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The Foot of Mary Magdalene

Silver, glass, bone

the church of San Giovanni Battista, Rome

When they were set afloat

in a boat without sail or rudder

in the sea off of Galilee—

their lord dead, risen, and gone—

it wasn’t a metaphor.

The sea shone hot and greasy

with summer. Fish perhaps

leapt up ladders of their own

bodies to climb into the mouths

of Magdalene, Lazarus still

stinking of death, and Martha,

her servant heart waiting

to be called.

Some people say

they landed in France, some

in Ephesus, that place of mystery.

Some people say Magdalene

lived thirty years in a cave,

was fed bread and water

through the window by Martha

until her body became a box

of glass.

Or she was raised

into the sky by an angelic chorus

and fed the nectar of heaven

that tasted of certainty and stone.

Or she traveled to Rome and

brought an egg to Caesar

Tiberius, a red egg. Rebirth

and all that.

But after her death

they divided her, these

same people, a tooth there,

a jawbone here, her arm

in London. But here in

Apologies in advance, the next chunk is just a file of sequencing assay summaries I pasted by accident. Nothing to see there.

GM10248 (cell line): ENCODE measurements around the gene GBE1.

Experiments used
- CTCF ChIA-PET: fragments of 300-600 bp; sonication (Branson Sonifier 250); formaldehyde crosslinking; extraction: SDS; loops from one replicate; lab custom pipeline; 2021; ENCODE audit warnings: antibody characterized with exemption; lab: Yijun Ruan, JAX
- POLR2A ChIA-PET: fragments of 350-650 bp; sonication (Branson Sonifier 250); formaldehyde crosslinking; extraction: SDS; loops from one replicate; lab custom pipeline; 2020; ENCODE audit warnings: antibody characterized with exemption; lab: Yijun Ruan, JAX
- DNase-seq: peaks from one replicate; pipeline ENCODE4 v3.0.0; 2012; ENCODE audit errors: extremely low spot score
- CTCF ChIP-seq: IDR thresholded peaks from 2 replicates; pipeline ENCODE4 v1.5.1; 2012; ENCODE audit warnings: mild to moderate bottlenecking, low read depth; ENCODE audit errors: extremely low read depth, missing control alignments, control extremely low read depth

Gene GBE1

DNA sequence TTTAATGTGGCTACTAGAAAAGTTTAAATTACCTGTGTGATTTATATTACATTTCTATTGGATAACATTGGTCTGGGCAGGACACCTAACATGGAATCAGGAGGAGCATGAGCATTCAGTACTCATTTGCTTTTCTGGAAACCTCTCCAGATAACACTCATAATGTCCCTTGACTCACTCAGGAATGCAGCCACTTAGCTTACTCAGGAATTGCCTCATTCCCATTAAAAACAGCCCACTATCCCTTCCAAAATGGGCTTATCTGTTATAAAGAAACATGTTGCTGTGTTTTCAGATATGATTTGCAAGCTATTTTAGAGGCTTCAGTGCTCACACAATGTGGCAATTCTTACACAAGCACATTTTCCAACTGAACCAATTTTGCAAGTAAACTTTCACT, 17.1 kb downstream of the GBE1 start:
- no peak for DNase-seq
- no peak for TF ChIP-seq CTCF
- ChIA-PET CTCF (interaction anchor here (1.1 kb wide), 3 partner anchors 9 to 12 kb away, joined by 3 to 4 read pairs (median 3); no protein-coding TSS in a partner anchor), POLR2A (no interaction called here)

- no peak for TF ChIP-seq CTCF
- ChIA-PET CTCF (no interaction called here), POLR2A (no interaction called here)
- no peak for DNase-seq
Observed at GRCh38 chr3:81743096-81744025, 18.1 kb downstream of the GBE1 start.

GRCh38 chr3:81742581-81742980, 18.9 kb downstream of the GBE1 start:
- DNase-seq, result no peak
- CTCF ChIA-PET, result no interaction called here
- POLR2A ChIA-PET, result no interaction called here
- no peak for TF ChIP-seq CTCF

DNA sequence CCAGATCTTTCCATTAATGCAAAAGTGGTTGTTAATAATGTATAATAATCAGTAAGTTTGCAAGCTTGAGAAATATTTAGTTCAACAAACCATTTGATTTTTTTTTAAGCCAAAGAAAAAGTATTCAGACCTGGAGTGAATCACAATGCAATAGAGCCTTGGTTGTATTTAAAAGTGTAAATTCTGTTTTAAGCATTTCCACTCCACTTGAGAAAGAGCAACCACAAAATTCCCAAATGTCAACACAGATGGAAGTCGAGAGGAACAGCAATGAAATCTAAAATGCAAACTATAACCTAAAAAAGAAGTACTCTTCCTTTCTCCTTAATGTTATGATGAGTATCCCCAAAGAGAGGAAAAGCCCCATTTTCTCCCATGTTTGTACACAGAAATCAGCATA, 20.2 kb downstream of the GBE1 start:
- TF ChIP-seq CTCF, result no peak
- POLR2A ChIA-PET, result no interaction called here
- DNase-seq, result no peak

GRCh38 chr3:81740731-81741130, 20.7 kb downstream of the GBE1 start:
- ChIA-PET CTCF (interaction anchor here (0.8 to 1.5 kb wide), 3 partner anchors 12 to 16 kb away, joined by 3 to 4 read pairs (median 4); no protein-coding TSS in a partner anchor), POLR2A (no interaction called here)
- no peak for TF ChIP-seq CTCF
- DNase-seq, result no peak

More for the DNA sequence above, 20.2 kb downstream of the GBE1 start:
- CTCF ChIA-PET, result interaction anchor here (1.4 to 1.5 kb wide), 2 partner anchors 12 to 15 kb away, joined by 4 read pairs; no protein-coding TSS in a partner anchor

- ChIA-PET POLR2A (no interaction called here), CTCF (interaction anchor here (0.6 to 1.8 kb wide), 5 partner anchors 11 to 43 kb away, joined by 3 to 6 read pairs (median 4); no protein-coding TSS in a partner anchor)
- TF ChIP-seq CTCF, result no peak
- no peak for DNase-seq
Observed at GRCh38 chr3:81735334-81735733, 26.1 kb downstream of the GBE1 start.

Rome rests her foot:

elegant, thin, silver-bronze

as scales, frozen and glamorous

as a fish made of stone.

Such division was unsurprising.

Mary, really, she was used

to it. But back in the boat,

their feet burning on the hot

staves, they are still wondering,

the three of them, where they will

land, what they will do without him.

The hot sun, the water, and still

the fish leap into their mouths

like answers to questions

they have not yet learned to ask.

from Museum of Objects Burned by the Souls in PurgatoryFind more by Jeffrey Thomson at the library

Copyright © 2022 Jeffrey Thomson
Used with the permission of The Permissions Company, LLC on behalf of Alice James Books.

Published in Jeffrey Thomson Poems

This program is supported in part by a grant from the Idaho Humanities Council, a State-based program of the National Endowment for the Humanities.

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